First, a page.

We collected 50 years of documents written by students, faculty, staff, and working groups, all addressing racial inequity at the University of Virginia. Our team of qualitative researchers analyzed each document, generated codes representing specific calls to action, and grouped those items into themes to identify concrete domains for institutional change.

These categories or themes range from specific actions like Minority Student Recruitment or a Living Wage for Staff Members to more general recommendations focused on outcomes such as School Climate . For a closer look at the categories and their meanings, take a look at our Methodology page.

As we developed this project, we recognized that repeated recommendations, longer documents, and louder voices are not always indicative of the most urgent or important actions. While a statement with a single demand does not take up as much space as a ten-point plan, it can be just as powerful. Some calls to action are pragmatic, reflecting beliefs about what is feasible, while other demands give voice to our deepest hopes and dreams.

As you engage with our work, we encourage you to think of this as a conversation. This project is not an exclusive or exhaustive list of the work to be done nor a comprehensive survey of opinion. Instead, it is a record of history to honor those who envisioned what the University could be long before it started to accept that vision for itself.

Keep scrolling down or use the side navigation links to explore the conversation.

Dynamic Streamsgraphs. Displays the relative mentions of each demand category overtime. School Climate and Minority Student Recruitment are two top mentioned demands.
This is a Streams Chart. It shows how the call to action themes evolve over time. The width of a stream equals the # of references to that theme at a specific instance. Mouse over a stream to see its label.
Let's filter to show themes raised by the Student Body Referendum in 1970.
School Climate Minority Student Recruitment Living Wage Abolition/ Defunding
We can see that Minority Student Recruitment was a central tenant in 1970.
May Day Protests

"We demand that the University of Virginia publicly commit itself to accepting 20% as a goal for the enrollment of black students throughout the University, and further, that $100,000.00 be allocated for black admissions programs"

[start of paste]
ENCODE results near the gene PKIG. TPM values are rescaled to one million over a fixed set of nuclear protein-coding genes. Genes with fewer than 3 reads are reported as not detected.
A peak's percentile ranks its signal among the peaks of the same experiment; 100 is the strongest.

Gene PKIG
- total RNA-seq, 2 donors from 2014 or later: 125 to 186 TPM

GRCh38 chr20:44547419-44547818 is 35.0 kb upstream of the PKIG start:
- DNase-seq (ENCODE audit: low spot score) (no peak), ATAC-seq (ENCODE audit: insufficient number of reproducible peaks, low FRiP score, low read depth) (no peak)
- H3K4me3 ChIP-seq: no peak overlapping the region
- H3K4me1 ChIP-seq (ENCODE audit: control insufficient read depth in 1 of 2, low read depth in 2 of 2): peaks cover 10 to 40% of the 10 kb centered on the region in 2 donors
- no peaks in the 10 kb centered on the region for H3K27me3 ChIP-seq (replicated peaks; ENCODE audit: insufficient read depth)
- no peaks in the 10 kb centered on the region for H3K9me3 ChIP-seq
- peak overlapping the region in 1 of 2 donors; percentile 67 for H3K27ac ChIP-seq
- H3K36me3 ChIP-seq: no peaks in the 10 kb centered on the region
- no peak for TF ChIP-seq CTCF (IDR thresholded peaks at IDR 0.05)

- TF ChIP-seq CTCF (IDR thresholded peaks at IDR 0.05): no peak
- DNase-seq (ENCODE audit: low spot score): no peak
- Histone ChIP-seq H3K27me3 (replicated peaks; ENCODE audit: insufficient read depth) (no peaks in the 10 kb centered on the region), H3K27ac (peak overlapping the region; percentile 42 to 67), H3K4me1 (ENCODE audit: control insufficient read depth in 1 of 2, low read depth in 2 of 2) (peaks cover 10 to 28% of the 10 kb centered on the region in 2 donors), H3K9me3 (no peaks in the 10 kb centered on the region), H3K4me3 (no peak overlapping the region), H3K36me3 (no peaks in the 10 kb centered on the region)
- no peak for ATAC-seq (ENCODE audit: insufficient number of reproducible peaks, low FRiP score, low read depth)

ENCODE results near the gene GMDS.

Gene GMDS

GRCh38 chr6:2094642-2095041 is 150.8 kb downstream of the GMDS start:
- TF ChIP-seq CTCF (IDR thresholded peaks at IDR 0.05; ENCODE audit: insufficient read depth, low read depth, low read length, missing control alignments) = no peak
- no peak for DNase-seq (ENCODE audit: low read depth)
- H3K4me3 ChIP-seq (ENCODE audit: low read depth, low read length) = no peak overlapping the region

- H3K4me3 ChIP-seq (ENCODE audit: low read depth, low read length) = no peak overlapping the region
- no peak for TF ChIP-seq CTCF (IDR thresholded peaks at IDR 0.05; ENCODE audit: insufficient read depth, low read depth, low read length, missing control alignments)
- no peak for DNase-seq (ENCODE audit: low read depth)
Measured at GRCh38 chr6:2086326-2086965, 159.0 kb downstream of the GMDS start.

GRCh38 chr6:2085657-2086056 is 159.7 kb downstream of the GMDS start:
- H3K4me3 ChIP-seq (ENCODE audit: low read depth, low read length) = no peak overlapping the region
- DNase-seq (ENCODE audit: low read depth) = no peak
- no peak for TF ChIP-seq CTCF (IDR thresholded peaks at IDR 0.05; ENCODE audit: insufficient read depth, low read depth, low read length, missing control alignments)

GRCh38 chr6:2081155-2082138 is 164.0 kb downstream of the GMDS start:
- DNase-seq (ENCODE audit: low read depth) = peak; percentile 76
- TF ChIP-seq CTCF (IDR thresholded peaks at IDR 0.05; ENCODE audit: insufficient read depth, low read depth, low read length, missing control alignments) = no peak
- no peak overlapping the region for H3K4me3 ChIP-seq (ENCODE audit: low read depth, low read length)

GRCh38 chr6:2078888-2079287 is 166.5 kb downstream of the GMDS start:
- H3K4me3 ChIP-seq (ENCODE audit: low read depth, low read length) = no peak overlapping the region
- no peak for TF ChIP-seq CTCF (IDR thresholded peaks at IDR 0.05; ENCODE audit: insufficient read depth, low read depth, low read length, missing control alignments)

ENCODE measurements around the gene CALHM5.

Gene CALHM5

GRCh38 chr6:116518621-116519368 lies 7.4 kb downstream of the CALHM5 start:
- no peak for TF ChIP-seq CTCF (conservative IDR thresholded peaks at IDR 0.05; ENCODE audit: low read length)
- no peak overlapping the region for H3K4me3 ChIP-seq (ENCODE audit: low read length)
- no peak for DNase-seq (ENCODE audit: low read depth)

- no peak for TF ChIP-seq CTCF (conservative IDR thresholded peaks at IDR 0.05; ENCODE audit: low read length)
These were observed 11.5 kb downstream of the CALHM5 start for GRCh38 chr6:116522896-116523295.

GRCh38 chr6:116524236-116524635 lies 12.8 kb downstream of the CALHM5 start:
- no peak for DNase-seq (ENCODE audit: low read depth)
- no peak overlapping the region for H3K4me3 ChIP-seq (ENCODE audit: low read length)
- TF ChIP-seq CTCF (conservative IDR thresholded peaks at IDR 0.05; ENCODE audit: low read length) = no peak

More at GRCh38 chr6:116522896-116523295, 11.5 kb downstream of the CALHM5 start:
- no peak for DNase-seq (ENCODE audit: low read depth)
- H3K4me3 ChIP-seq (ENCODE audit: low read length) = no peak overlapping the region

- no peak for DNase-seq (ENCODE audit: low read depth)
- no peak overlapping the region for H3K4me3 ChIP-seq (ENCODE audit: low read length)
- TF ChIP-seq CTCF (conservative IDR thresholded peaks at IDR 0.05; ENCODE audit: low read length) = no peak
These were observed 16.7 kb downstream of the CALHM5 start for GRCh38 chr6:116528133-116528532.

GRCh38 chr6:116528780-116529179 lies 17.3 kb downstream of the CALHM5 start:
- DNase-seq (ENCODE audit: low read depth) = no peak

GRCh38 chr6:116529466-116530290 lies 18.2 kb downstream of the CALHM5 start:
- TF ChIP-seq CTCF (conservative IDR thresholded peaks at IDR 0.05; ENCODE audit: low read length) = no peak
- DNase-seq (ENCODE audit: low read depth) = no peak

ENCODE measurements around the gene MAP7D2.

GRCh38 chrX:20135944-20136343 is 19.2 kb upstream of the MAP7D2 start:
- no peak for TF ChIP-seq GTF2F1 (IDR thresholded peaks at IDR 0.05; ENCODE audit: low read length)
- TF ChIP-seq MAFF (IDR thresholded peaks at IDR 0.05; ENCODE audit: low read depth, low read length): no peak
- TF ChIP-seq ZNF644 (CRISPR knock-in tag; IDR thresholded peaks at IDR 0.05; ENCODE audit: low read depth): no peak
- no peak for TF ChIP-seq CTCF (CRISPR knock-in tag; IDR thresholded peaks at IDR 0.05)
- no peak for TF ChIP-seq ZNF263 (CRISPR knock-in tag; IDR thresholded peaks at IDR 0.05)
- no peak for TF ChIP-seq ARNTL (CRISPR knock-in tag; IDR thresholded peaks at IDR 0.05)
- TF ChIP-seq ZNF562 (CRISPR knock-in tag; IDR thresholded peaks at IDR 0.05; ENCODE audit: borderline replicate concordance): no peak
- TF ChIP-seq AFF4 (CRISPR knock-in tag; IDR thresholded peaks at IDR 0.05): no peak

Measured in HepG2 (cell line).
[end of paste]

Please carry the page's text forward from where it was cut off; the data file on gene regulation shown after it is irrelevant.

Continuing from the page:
- Student Body Referendum (1970)
Minority Student Recruitment expanded from that point. Conversations in 1987 echoed key demands while introducing new calls for action into the conversation.
An Audacious Faith 1987
  • "Merit-based scholarships should be increased from a level of $50,000 per year (or $200,000 for four classes) for black Virginian to at least $100,000 per year (or $400,000 for four classes) and extended to black non-Virginians. With respect to need-based aid, a $150,000 fund for emergency scholarships for black students should be established by the University to ensure retention of those students who are suffering extreme financial hardship."
  • "Development of sustained links between the university and target school systems to increase the pool of black students in Virginia who wish to attend college in general and the University of Virginia in particular and to enhance the academic preparation of those students."
In contrast, themes of Abolition/ Defunding raised in 1970 were not notably taken up again until 2015.
Student Body Referendum 1970
  • "We demand that University President, Edgar Shannon, prohibit University police from carrying firearms, and the University not allow any outside law enforcement officers on its property- FBI, CIA, National Guard, Va. State Police, Charlottesville-Albemarle County Police, etc."
  • "We demand that President Shannon immediately initiate action to sever any contractual obligations presently maintained with the Judge Advocate General Corps."
  • "We demand that the University terminate all research sponsored by, or related to the Department of Defense, and that no classified research be countenanced any longer."
Towards a Better University 2015
  • "CPD, UPD, and APD should introduce stricter and more uniform regulations informing during what situations a police officer can make any physical contact with a citizen. These regulations should be easily accessible to the public, by way of each department‚ a website, and promotional educational tools for community members and students."
  • "University Police Department, Charlottesville Police Department, and Albemarle Police Department should implement additional, thorough implicit biases and discrimination training."
  • "Governor McAuliffe and the VA State Legislature abolish the law enforcement mandate of Alcoholic Beverage Control (ABC)."
In 1987, the first Audacious Faith Report introduced several new themes like Data Collection and Transparency Diversity in Student Leadership & Minority Faculty / Staff Recruitment and Retention
But as we saw above with Minority Student Recruitment, it also built on themes from before, reiterating unmet prior calls to action.
We can move through history watching as the themes discussed in specific documents weave in and out of the conversation.
Scroll the Document Selector into view to explore these dynamics on your own.

Who Speaks?

Above, we looked at when specific topics enter the conversation. But we also need to consider who said them. Which groups speak on which issues? Who speaks together? So we grouped the documents by six author categories: (1) Faculty/Staff, (2) University Offices & Commissions, (3) Black Students at UVA, (4) Asian Pacific Islander Desi American (APIDA) Students at UVA, (5) Latinx Students at UVA, & (6) Groups of students who do not specify demographic affiliation – these groups are primarily interracial coalitions of students and student-body wide petitions. We made these classifications using the authors' self-identification in the documents themselves. We then summed the number of recommendations made in each category by each group over time.